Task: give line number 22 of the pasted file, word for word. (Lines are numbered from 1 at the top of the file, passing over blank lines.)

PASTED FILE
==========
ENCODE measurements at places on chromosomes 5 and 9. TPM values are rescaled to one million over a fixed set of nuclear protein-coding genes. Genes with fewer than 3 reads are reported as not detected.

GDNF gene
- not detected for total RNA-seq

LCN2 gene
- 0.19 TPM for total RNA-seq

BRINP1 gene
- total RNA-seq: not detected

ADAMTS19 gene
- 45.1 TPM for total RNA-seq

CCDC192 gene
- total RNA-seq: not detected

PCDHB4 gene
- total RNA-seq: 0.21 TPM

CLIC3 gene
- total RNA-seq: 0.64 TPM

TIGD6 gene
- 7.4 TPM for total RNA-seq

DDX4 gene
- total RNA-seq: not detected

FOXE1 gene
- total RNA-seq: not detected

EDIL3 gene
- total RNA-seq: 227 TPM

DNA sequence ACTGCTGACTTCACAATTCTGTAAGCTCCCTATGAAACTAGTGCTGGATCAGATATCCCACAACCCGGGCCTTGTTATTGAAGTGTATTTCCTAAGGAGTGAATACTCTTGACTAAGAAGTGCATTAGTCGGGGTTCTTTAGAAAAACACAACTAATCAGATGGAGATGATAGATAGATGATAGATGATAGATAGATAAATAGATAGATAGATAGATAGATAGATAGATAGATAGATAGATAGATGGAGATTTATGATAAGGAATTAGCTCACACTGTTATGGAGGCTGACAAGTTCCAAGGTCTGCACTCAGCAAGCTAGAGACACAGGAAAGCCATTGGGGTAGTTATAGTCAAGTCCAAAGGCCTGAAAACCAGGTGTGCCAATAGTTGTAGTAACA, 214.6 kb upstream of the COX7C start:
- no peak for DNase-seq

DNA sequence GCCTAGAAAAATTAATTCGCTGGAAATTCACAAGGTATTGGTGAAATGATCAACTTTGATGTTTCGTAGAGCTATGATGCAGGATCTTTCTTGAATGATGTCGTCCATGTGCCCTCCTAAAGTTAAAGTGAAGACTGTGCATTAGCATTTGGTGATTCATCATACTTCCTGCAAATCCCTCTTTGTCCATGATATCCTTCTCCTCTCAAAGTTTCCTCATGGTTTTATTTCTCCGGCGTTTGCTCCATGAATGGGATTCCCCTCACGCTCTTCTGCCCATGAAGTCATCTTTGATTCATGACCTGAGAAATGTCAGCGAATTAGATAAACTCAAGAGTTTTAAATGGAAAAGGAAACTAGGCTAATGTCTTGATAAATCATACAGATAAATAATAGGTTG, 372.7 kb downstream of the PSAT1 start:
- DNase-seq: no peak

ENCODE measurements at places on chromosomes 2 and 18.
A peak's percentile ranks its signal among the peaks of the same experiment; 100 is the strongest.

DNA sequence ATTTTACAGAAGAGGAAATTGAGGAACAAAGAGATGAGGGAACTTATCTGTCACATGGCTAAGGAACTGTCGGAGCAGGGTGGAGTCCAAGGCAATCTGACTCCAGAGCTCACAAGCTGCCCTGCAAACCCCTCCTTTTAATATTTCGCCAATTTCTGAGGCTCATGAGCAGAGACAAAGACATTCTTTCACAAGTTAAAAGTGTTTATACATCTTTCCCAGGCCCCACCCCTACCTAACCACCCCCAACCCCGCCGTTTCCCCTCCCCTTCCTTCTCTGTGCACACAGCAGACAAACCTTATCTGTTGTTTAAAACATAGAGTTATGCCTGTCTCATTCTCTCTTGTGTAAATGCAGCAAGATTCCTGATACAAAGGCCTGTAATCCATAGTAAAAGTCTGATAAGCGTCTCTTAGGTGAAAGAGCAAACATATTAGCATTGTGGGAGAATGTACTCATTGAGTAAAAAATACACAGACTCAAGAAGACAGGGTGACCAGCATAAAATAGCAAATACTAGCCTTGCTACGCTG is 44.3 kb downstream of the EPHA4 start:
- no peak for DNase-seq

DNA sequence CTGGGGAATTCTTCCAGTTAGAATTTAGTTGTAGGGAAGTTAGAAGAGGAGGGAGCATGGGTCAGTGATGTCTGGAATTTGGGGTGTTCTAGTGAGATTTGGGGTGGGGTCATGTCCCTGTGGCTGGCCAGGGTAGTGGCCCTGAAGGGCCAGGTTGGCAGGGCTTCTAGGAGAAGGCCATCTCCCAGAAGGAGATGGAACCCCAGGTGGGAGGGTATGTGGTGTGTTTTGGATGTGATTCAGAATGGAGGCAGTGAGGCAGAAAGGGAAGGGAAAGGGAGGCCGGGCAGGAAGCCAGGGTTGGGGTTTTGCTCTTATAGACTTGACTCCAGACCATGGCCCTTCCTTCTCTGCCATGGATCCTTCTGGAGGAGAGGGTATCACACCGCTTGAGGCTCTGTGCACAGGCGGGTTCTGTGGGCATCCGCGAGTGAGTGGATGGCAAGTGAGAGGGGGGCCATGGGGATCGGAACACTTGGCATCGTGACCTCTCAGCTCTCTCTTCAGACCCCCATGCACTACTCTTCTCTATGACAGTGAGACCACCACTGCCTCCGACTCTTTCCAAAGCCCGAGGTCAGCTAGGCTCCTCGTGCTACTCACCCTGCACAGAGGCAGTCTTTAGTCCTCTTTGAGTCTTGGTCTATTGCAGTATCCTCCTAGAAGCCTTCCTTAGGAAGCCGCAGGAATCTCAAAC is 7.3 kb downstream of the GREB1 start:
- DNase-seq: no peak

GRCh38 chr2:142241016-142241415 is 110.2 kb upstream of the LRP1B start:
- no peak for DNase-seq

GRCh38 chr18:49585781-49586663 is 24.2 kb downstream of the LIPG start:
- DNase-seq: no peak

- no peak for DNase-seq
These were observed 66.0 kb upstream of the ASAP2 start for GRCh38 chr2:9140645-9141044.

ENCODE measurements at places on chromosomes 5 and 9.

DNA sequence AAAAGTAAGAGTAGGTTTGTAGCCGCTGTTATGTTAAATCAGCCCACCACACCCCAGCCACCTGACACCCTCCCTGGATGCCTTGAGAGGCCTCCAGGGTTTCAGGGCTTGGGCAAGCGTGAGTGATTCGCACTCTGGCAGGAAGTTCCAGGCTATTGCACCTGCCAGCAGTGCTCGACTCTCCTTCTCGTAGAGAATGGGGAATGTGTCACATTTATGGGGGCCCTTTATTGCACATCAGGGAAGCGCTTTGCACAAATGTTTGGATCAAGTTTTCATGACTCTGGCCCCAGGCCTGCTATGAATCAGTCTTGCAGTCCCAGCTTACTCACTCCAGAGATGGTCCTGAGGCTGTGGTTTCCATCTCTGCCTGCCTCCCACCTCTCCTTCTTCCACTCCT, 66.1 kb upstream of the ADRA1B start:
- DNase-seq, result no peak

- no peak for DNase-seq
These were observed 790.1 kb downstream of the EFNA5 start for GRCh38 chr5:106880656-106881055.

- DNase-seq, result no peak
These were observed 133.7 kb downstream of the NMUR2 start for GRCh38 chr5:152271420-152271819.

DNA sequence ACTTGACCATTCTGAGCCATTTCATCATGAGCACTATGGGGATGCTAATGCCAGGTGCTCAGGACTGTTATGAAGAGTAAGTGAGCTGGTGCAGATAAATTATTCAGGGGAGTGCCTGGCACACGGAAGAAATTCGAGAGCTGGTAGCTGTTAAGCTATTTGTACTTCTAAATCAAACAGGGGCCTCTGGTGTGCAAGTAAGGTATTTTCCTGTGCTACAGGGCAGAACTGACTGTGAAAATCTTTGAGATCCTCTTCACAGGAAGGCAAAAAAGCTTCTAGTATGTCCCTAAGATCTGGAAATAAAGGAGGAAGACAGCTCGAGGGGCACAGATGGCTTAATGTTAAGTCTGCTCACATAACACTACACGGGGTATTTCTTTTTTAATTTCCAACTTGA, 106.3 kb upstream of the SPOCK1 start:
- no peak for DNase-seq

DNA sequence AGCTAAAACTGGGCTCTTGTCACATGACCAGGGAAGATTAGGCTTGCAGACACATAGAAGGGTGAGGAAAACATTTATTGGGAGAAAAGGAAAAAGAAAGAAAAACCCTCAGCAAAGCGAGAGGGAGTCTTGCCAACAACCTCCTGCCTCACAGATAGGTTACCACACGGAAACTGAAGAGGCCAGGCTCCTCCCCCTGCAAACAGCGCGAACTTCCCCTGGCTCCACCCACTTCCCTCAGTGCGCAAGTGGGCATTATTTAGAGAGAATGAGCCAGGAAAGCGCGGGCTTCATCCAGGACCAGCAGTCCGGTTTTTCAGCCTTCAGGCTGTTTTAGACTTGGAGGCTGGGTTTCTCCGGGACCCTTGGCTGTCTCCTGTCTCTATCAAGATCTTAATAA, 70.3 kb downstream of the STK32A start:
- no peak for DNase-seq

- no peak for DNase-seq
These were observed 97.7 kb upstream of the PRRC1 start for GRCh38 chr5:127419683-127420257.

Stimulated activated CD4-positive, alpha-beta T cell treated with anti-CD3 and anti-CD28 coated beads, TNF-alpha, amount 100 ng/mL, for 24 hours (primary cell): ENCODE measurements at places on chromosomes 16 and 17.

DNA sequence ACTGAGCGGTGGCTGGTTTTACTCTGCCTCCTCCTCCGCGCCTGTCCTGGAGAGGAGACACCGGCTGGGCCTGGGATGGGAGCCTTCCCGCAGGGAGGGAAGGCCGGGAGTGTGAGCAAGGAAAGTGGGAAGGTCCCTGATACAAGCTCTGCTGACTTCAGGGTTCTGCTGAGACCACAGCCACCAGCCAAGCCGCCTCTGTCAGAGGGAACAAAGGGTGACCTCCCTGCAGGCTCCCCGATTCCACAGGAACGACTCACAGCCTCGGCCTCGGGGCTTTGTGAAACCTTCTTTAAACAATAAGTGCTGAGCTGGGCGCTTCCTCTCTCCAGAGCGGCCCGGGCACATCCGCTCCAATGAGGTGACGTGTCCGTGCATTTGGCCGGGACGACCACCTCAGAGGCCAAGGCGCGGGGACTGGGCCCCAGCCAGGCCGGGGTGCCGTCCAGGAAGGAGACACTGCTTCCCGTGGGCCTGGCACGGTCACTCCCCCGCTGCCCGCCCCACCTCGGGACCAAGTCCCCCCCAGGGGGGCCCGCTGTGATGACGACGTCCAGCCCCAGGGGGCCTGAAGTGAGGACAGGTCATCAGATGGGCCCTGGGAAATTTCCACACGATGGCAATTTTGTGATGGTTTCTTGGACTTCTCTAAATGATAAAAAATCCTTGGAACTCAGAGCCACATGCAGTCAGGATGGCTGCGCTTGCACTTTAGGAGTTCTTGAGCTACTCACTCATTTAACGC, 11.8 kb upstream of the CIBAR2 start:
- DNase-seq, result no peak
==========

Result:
EDIL3 gene